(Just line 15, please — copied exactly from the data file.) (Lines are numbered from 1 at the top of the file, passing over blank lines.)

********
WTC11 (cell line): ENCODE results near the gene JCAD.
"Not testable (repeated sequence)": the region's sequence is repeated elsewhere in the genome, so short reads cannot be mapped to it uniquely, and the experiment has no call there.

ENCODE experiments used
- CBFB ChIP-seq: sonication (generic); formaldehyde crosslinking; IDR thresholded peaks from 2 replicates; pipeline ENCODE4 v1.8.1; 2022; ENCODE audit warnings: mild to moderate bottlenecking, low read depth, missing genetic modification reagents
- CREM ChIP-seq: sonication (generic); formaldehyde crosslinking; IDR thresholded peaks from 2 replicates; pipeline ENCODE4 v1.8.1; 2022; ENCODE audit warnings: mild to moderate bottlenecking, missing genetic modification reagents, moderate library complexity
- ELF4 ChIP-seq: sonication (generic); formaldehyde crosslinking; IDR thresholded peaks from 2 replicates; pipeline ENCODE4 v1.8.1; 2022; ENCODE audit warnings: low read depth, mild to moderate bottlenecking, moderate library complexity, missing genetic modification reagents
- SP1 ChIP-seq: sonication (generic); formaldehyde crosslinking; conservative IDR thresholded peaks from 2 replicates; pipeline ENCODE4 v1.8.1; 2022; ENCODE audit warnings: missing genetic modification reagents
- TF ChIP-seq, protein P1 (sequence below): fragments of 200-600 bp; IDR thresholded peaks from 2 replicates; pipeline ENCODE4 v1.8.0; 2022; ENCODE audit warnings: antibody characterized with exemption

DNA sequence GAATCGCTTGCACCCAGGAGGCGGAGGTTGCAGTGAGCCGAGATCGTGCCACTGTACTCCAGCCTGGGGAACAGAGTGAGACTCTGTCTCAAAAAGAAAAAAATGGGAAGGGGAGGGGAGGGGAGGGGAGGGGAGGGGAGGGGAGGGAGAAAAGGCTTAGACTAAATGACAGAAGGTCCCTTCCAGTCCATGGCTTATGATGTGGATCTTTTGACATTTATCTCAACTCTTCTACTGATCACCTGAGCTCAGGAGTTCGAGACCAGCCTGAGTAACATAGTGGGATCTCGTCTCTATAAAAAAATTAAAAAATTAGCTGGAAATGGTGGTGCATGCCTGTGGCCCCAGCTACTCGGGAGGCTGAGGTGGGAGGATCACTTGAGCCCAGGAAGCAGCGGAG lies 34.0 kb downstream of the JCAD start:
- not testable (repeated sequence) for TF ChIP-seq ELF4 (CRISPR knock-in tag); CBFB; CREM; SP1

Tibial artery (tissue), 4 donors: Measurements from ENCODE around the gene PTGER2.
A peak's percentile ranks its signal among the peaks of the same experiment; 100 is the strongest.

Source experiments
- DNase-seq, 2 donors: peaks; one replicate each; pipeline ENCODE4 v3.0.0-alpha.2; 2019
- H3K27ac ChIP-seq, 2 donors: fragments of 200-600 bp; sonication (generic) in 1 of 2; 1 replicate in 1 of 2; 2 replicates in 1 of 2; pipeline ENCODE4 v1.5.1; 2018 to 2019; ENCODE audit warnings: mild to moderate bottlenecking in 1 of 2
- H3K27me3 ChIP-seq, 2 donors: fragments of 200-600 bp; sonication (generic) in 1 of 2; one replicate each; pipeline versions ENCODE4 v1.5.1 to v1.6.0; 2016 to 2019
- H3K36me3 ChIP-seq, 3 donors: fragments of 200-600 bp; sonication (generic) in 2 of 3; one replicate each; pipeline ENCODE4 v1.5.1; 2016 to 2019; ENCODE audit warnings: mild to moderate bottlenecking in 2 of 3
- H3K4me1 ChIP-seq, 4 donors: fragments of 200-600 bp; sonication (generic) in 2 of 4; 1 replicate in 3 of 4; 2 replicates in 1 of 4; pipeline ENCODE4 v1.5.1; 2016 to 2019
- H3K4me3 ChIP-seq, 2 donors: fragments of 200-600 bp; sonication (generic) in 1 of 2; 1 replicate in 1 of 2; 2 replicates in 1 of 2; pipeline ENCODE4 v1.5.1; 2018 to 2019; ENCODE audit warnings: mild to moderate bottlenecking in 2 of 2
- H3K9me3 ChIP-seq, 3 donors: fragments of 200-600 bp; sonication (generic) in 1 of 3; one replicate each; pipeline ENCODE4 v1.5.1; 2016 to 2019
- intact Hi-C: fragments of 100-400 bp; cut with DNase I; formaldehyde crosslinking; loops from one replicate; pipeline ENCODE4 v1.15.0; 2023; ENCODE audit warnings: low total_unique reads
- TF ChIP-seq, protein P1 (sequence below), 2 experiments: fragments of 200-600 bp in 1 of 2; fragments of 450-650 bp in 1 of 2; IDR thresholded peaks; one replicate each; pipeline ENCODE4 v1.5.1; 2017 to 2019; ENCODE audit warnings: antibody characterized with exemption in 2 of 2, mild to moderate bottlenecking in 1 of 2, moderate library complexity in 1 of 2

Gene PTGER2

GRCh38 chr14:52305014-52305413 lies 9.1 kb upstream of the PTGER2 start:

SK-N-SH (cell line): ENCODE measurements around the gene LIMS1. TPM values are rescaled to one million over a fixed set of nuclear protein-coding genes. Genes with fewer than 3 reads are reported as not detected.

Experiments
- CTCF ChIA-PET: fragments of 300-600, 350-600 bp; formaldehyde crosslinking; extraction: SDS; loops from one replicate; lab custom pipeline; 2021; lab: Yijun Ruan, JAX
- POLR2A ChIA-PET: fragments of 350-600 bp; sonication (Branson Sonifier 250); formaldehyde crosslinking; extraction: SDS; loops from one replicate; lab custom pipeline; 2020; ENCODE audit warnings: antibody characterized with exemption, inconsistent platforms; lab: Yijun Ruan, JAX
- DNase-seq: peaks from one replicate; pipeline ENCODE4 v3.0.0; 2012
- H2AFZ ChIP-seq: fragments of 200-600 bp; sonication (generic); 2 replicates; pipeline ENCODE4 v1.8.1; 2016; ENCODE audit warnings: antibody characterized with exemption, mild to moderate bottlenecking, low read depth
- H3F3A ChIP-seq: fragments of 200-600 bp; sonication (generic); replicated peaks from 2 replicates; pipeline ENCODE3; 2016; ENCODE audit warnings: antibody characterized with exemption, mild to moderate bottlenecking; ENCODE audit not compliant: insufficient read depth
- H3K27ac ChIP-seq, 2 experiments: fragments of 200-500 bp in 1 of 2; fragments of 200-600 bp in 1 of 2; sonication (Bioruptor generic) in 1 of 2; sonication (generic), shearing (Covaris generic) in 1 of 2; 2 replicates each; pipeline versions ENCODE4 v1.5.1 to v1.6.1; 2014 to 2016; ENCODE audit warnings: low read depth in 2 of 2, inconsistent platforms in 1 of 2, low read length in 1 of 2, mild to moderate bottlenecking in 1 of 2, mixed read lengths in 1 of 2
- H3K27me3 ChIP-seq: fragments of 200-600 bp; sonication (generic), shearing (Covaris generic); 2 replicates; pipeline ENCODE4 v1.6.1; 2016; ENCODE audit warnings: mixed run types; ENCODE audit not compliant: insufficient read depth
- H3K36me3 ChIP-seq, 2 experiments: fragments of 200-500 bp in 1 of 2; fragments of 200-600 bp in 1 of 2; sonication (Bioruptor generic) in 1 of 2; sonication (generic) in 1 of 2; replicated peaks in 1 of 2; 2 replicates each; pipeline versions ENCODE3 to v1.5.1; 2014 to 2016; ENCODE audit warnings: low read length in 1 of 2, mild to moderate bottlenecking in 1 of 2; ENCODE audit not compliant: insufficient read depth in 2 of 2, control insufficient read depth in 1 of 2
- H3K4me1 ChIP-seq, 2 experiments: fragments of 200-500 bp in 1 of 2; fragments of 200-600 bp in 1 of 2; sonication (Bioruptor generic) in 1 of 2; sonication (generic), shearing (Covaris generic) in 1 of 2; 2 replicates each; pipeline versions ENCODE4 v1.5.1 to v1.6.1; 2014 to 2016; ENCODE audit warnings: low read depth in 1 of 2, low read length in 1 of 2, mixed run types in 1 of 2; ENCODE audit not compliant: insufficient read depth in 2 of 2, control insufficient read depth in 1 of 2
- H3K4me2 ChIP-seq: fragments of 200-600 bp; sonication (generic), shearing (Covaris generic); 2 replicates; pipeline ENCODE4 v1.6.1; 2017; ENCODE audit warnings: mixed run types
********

- H3K27ac ChIP-seq, 2 donors: fragments of 200-600 bp; sonication (generic) in 1 of 2; 1 replicate in 1 of 2; 2 replicates in 1 of 2; pipeline ENCODE4 v1.5.1; 2018 to 2019; ENCODE audit warnings: mild to moderate bottlenecking in 1 of 2